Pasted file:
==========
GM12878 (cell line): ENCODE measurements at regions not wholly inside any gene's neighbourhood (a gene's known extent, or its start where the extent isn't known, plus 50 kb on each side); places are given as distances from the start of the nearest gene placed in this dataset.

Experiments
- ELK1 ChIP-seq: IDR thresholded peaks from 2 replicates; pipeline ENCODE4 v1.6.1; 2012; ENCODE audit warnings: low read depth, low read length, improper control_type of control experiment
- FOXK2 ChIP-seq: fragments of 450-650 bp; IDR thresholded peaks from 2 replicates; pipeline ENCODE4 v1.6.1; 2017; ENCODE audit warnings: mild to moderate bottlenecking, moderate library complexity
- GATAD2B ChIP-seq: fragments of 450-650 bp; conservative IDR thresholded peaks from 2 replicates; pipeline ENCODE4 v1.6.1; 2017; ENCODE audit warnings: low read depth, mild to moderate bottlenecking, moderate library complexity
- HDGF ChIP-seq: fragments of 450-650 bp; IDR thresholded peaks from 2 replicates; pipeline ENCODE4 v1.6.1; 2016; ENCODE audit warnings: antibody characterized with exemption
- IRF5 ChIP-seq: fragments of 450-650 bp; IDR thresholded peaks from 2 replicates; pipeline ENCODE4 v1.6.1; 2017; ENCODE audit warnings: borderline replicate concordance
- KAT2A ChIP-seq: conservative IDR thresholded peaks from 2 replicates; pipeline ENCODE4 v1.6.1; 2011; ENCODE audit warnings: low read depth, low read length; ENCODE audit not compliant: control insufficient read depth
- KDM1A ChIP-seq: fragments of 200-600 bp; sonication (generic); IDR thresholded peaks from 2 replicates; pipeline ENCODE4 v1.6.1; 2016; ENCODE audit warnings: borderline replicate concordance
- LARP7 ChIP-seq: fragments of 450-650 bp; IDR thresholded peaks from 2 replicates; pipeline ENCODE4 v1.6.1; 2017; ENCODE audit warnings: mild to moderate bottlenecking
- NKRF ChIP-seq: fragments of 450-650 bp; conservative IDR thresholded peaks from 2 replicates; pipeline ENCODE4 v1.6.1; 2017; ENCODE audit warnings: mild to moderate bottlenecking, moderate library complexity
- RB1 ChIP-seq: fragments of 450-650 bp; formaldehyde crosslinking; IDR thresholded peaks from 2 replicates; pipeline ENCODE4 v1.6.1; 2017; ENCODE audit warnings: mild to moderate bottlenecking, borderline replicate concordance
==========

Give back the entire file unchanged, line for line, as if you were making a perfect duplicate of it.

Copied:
GM12878 (cell line): ENCODE measurements at regions not wholly inside any gene's neighbourhood (a gene's known extent, or its start where the extent isn't known, plus 50 kb on each side); places are given as distances from the start of the nearest gene placed in this dataset.

Experiments
- ELK1 ChIP-seq: IDR thresholded peaks from 2 replicates; pipeline ENCODE4 v1.6.1; 2012; ENCODE audit warnings: low read depth, low read length, improper control_type of control experiment
- FOXK2 ChIP-seq: fragments of 450-650 bp; IDR thresholded peaks from 2 replicates; pipeline ENCODE4 v1.6.1; 2017; ENCODE audit warnings: mild to moderate bottlenecking, moderate library complexity
- GATAD2B ChIP-seq: fragments of 450-650 bp; conservative IDR thresholded peaks from 2 replicates; pipeline ENCODE4 v1.6.1; 2017; ENCODE audit warnings: low read depth, mild to moderate bottlenecking, moderate library complexity
- HDGF ChIP-seq: fragments of 450-650 bp; IDR thresholded peaks from 2 replicates; pipeline ENCODE4 v1.6.1; 2016; ENCODE audit warnings: antibody characterized with exemption
- IRF5 ChIP-seq: fragments of 450-650 bp; IDR thresholded peaks from 2 replicates; pipeline ENCODE4 v1.6.1; 2017; ENCODE audit warnings: borderline replicate concordance
- KAT2A ChIP-seq: conservative IDR thresholded peaks from 2 replicates; pipeline ENCODE4 v1.6.1; 2011; ENCODE audit warnings: low read depth, low read length; ENCODE audit not compliant: control insufficient read depth
- KDM1A ChIP-seq: fragments of 200-600 bp; sonication (generic); IDR thresholded peaks from 2 replicates; pipeline ENCODE4 v1.6.1; 2016; ENCODE audit warnings: borderline replicate concordance
- LARP7 ChIP-seq: fragments of 450-650 bp; IDR thresholded peaks from 2 replicates; pipeline ENCODE4 v1.6.1; 2017; ENCODE audit warnings: mild to moderate bottlenecking
- NKRF ChIP-seq: fragments of 450-650 bp; conservative IDR thresholded peaks from 2 replicates; pipeline ENCODE4 v1.6.1; 2017; ENCODE audit warnings: mild to moderate bottlenecking, moderate library complexity
- RB1 ChIP-seq: fragments of 450-650 bp; formaldehyde crosslinking; IDR thresholded peaks from 2 replicates; pipeline ENCODE4 v1.6.1; 2017; ENCODE audit warnings: mild to moderate bottlenecking, borderline replicate concordance